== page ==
Are entry-level Beats even worth it?
Beats branding is one of the most recognized audio brands on the planet. The signature ‘b’ found on the side of their products screams style, wealth, and status. That said, these headphones are the complete opposite of what the Beat brand is all about.
The real question is, is that even a good thing?
With a super budget-friendly, entry-level pair of headphones, Beats are trying to capture a different audience to loop them into the ecosystem. Something similar to Apple’s budget SE phone range.
So, how do these compare?
Let’s find out in our no holds barred Beats EP Review…
Out of the box, the quality seems great. The headphones feel well built, and the unboxing experience is good enough at this price range. The headphones are mostly plastic, but not the cheap kind. The plastic used here is the same as they use for their premium products.
The headband feels sturdy and sports the same rubber padding found on their more expensive headphones. The sliding metal plates for the ear cups returned as well.
The first warning sign…
The same cannot be said for the quality of the audio cable. There is no proper attachment point, and the cable itself feels cheap, leaving you in constant fear that one yank of the cable might be the end. However, the cable isn’t detachable, which means that if it breaks, you will need to buy a whole new pair of headphones.
Additionally, the ear cups can’t swivel, which makes it difficult to store safely. This just makes things worse considering the fragile cable.
You might feel a slight pinch…
Once you put these on, you will be greeted by an immediate uncomfortable feeling on the top of your head. The clamping force is very strong due to the stiffness of the headphones. The only bright spot is how the ear cups fit. They are quite comfortable. The rubberized plastic becomes a little warm after a while, and you can hardly call the ear pads “padded.”
Also, don’t think about taking these to the gym, since there is no IP rating. Therefore, a good old splash of water might just be enough to deem them unusable.
Looking past a lot of the issues with the build quality, these Beats offer superior sound compared to most of the competitors in the same price range. In fact, the sound quality might be the only reason to get these.
We won’t go as far as to say that the sound quality is the best on offer under $100, but they come close to the likes of the Sony MDR-7506.
Where’s the beef?
The low-end frequencies are surprisingly subdued for a pair of Beats. There is still some accentuation in the low-range, although much less than you’d find on other Beats headphones like the Solo 3. This causes some auditory masking, especially in songs that feature a decent thumping bass line. Vocals seem to take a backseat in most pop and EDM songs.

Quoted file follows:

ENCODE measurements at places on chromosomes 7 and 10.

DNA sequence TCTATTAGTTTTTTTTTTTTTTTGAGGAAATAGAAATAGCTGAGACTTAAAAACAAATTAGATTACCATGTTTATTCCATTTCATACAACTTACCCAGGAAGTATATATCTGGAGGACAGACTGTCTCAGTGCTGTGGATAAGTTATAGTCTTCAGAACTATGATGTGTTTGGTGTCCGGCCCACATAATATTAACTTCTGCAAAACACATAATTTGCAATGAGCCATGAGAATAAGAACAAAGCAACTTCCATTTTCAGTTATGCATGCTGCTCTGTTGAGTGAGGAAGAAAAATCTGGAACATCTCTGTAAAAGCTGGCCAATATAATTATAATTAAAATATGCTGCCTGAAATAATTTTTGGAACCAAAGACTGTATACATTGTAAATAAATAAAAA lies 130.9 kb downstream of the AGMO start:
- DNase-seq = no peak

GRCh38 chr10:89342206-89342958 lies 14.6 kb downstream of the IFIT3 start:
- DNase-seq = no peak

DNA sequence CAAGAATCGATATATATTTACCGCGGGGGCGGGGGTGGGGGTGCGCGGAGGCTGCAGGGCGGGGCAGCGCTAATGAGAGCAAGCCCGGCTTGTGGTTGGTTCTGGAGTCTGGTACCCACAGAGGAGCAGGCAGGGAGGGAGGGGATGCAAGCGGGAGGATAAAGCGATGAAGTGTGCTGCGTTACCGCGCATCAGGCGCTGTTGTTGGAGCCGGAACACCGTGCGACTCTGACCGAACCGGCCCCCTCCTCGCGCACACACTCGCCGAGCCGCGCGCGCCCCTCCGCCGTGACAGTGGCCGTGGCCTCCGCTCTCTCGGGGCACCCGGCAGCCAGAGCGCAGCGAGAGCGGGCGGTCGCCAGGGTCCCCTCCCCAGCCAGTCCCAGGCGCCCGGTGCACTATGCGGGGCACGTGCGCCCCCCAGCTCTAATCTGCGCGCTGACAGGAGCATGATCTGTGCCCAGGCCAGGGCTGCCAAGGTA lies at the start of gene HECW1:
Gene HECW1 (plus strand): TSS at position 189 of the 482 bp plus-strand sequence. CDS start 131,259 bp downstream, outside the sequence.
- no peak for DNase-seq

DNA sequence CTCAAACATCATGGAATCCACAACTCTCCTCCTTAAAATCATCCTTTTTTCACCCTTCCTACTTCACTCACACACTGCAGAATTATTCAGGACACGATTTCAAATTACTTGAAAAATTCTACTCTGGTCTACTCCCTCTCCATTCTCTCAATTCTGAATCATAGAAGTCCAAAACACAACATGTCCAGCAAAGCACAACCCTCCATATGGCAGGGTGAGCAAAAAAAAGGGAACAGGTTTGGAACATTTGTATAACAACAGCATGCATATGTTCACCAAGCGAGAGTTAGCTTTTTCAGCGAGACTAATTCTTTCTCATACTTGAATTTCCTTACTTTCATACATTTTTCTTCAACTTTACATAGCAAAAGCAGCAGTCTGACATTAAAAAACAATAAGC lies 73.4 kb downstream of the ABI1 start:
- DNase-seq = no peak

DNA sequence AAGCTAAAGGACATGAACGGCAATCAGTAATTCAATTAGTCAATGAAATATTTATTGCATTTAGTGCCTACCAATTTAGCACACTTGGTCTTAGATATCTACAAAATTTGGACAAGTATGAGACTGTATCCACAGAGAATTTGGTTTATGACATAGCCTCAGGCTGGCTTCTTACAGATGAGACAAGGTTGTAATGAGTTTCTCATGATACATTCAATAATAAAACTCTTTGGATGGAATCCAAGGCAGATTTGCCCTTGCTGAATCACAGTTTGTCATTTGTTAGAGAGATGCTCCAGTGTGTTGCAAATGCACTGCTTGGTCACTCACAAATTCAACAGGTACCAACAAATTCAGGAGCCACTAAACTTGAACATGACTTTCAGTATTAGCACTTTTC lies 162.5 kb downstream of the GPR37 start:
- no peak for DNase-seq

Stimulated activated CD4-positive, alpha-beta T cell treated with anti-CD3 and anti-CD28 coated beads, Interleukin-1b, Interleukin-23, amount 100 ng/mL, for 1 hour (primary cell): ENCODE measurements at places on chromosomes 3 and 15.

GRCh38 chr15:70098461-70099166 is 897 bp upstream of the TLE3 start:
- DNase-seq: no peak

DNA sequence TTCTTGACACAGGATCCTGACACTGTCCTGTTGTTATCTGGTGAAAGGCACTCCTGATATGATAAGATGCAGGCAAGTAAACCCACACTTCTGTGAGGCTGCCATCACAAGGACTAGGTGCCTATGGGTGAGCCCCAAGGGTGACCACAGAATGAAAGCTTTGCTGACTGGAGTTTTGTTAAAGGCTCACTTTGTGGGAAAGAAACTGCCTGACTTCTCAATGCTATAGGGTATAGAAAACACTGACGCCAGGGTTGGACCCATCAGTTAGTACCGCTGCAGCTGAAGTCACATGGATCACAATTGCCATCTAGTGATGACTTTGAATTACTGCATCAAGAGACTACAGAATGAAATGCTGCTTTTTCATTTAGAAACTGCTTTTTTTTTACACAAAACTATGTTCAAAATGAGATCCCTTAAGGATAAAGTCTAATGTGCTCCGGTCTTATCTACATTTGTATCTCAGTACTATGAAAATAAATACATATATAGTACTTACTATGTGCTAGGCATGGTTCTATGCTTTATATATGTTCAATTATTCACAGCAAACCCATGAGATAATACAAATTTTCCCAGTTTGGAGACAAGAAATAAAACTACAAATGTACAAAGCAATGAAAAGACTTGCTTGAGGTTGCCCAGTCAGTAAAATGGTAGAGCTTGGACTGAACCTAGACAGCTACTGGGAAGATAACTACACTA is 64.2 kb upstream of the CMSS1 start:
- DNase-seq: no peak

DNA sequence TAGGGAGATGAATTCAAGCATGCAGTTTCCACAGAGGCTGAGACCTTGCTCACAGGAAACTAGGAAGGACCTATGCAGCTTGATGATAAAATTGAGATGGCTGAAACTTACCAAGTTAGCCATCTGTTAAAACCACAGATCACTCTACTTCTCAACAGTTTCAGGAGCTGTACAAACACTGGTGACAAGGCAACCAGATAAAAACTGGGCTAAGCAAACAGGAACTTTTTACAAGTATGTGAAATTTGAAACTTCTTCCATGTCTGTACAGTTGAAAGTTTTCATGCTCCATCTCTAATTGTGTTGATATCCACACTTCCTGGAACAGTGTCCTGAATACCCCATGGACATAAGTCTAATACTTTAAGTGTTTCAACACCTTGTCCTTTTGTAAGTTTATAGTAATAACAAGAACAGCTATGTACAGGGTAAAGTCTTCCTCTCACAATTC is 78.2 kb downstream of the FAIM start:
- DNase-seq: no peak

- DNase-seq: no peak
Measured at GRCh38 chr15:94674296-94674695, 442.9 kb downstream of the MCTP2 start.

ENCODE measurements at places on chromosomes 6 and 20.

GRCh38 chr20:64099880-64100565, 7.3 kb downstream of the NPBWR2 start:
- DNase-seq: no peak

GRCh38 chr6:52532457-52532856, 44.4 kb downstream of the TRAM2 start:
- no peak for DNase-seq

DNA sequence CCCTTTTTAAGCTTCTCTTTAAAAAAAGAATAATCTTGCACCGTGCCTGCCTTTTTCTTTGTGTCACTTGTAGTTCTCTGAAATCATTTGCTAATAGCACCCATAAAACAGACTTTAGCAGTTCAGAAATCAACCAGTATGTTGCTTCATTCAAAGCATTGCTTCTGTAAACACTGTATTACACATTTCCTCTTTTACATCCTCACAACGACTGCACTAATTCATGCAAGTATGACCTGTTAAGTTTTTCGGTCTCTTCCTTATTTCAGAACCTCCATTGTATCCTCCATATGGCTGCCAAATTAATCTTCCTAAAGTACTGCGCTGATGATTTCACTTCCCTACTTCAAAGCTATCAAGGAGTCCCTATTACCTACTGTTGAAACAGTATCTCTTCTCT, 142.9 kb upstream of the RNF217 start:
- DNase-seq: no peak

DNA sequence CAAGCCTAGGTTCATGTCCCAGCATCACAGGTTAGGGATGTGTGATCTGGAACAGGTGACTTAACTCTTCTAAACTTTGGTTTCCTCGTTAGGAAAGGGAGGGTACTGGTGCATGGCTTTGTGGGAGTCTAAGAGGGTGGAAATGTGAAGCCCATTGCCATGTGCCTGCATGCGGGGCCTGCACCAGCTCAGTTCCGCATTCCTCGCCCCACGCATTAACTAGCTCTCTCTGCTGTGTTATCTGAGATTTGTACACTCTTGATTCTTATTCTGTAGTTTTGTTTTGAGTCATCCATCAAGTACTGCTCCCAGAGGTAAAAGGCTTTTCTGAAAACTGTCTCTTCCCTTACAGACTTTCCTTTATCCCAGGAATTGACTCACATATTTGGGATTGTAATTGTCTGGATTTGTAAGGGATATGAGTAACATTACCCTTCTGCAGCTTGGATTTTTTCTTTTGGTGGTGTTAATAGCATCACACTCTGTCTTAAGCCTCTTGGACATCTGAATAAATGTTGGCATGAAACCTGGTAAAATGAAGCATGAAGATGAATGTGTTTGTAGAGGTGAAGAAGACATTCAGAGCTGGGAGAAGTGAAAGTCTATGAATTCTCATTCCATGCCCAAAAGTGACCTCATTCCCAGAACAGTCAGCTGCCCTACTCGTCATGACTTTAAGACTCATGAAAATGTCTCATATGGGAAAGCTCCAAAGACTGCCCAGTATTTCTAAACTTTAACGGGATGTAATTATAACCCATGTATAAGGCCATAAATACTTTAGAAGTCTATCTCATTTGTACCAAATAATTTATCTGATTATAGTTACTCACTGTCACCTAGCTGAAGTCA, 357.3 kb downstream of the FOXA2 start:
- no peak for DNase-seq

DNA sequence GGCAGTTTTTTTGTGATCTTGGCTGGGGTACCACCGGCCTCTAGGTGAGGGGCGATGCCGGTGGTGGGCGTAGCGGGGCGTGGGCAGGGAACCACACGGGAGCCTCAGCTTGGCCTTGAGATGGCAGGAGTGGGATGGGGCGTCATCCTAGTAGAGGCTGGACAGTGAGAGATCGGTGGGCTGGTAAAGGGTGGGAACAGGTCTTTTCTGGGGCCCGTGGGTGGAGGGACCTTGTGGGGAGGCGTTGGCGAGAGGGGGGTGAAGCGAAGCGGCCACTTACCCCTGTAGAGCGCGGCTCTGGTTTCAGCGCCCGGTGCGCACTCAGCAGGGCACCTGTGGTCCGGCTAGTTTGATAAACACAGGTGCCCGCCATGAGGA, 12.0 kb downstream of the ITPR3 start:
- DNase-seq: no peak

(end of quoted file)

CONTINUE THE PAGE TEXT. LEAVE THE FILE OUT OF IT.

Most casual listeners will prefer this energetic sound profile over a neutral frequency range. But, if you want reference earphones, these won’t cut it.
Very little sizzle or shine…
The high range sees some de-emphasis with some of the frequencies above 3kHz being lowered. This helps with distortion at higher volumes but does come at a cost.
Hi-hats and cymbals are almost non-existent at high volumes. Also, this means the higher notes on pianos and guitars fade as you turn the volume up, taking away a lot of the brightness and sizzle.
These are not wireless headphones, so there are no battery or wireless connectivity options. Therefore, if you own a device that only supports wireless devices, which, let’s face it, is becoming the norm, turn away now.
Most of the controlling will be done on whatever device you plug these into. However, there is an in-line remote for changing volume, pausing and playing music, and using the microphone.
The buttons on the remote are fine and easy to use. You can also access virtual assistants with the remote on iOS devices, but not Android devices.
Who is the Beats EP for?
Considering the low price these retail for, they are perfectly suited for people who want a pair of Beats solely for the branding but can’t afford the higher-priced headphones. Simply wearing that ‘b’ is enough for some people. However, if you want better quality and sound, there are better offerings around the same price range, wired and wireless.
JBL’s E range of headphones like the E35 and E35BT (wireless variant) are excellent options as well as Sony’s MDR-7506.
Beats EP Review Pros and Cons
- Decent sound quality.
- In-line remote is easy to use.
- Build quality.
- No folding hinges or swivels.
Need a new pair of headphones or earbuds?
If so, we have you covered from every angle. Check out all of our comprehensive reviews of the Best Lightning Headphones for iPhone iPad, the Best aptX Bluetooth Headphones, the Best Lightweight Headphones, the Best Bluetooth Headphones Under 200 dollars, the Best Bluetooth Headphones for Commuting, or the Best Headphones with Google Assistant Integration.
Beats EP Review Round-Up
Unlike Apple’s SE range of phones that offer the things you love about Apple phones at a lower price, Beat’s EP headphones lose sight of what makes their premium headphones great.
With the low build quality and portability, the headphones fall behind what some of their counterparts are able to offer at the same price point. If branding is important to you, and you simply cannot live without that ‘b’ on your headphones, then these will satisfy that urge.
If build quality and functionality are important to you, then looking elsewhere will be to your benefit.
Until next time, may the beat go on.